Monitor Hazelcast With Datadog | Datadog

Monitor Hazelcast with Datadog

Author Kai Xin Tai

Published: July 2, 2020

Hazelcast is a distributed, in-memory computing platform for processing large data sets with extremely low latency. Its in-memory data grid (IMDG) sits entirely in random access memory, which provides significantly faster access to data than disk-based databases. And with high availability and scalability, Hazelcast IMDG is ideal for use cases like fraud detection, payment processing, and IoT applications. Together with the open source community, Hazelcast has created clients for a number of popular languages, including Java, .NET, and Python.

We’re excited to announce that our integration with Hazelcast IMDG can help you monitor the health of your data grid—and ensure that cluster members have sufficient resources to maintain high performance. Within minutes of setting up the integration, you can start visualizing key metrics like cluster size, memory usage, and map operations on our out-of-the-box dashboard. And if you forward logs to Datadog, you can correlate them with metrics to get even more context around an issue.

Get high-level insights on Hazelcast cluster health and availability

Hazelcast stores data in partitions and distributes them equally among the members in a cluster. It also replicates each partition, with one replica designated as the primary replica and the rest as backups. Without a single point of failure, Hazelcast is able to continue normal operations in the event of a member failure. But when your cluster is in a state other than ACTIVE, it might not be allowed to accept new members, replicate backups, or rebalance partitions.

Our integration comes with built-in service checks that let you know at a glance whether the cluster is in its expected state (hazelcast.mc_cluster_state) and if the Datadog Agent is able to connect to it (hazelcast.can_connect). You can also monitor the health of your cluster with high-level statistics—such as cluster size, partition count, and backup count—to ensure that it is properly scaled and configured to suit your use case.

Catch unexpected changes in map query throughput

Map (Imap)—an implementation of the Java interface java.util.concurrent.ConcurrentMap—is one of the most commonly used data structures in Hazelcast IMDG. You can use operations like map.get() and map.put() to make remote calls to read and write data. Visualizing map query throughput on our out-of-the-box dashboard can help you understand your data grid’s activity levels—and ensure that your members have sufficient resources to maintain optimal performance.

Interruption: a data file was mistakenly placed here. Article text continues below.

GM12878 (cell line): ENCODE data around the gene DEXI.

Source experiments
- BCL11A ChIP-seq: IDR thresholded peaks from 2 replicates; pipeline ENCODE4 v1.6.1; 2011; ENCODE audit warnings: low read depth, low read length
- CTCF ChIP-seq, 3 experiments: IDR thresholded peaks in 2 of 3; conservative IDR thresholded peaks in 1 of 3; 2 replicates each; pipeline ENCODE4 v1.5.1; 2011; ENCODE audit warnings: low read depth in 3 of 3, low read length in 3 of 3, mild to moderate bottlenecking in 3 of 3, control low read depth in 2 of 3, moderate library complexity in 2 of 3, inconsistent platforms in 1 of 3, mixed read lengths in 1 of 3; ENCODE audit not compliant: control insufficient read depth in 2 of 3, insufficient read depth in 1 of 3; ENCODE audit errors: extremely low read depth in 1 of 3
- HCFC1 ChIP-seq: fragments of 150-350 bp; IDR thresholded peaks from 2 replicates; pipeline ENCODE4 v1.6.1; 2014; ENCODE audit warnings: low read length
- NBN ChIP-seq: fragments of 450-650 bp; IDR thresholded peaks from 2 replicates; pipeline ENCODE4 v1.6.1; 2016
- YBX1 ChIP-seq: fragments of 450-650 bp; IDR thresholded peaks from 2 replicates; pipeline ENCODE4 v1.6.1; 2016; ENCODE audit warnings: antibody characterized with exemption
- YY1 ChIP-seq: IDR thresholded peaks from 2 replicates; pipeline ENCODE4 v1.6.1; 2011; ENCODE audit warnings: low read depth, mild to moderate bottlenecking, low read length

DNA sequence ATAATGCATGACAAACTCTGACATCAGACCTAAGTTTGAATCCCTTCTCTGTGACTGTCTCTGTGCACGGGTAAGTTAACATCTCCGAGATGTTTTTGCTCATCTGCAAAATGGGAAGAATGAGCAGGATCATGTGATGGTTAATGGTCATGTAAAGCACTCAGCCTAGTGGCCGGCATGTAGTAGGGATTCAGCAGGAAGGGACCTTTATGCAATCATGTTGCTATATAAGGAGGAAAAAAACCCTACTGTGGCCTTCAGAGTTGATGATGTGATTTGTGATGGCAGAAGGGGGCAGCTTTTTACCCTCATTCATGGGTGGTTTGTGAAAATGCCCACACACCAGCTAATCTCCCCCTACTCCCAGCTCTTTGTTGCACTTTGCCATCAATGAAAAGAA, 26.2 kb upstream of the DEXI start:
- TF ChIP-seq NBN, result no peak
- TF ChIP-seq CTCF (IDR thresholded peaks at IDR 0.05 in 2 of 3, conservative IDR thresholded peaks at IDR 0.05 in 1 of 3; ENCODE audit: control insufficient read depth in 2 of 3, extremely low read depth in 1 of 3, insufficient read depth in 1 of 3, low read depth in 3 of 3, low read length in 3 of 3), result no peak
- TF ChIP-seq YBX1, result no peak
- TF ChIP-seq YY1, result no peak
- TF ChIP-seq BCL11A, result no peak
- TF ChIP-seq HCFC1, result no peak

Monitor map throughput on our out-of-the-box dashboard

If, for instance, asynchronous calls start to accumulate, you might run into out-of-memory errors. In this case, you could consider enabling back pressure to limit the number of concurrent requests and to instruct Hazelcast to perform asynchronous backup syncs. You can also set up an alert to automatically notify you when throughput deviates from normal levels so that you’re able to make the necessary adjustments to your deployment.

Optimize the performance of your Hazelcast cluster

Given the time-sensitive nature of the services that rely on Hazelcast, tracking the latency of operations and troubleshooting any slowdowns as soon as possible is of utmost importance. In Hazelcast, tasks are added to work queues, which operation threads consume from. If you notice that the latency of map operations is increasing—and work queues are starting to grow—you can dive into your Hazelcast logs for more context around the issue.

Visualizing map get latency next to work queue size

For instance, your threads might be blocked by slow operations and causing your system to overload with events. Datadog automatically enriches your data grid logs with useful metadata, such as host and cluster name, so you can easily group your logs and analyze trends over time to see if this is a recurring issue.

By default, Hazelcast determines the number of operation threads based on your machine’s core count. But if you are processing a heavy workload—and you have sufficient cores—you might want to increase your thread count to enable a greater degree of parallelism and avoid thread blocking. Otherwise, you can consider increasing the number of nodes or cores for better performance in the long term.

Start monitoring Hazelcast IMDG

With Datadog, you can get comprehensive visibility into the health and performance of Hazelcast IMDG, alongside more than 400 other technologies in your environment. If you’re already using Datadog, check out our documentation to learn how to start monitoring Hazelcast right away. Otherwise, sign up for a 14-day today.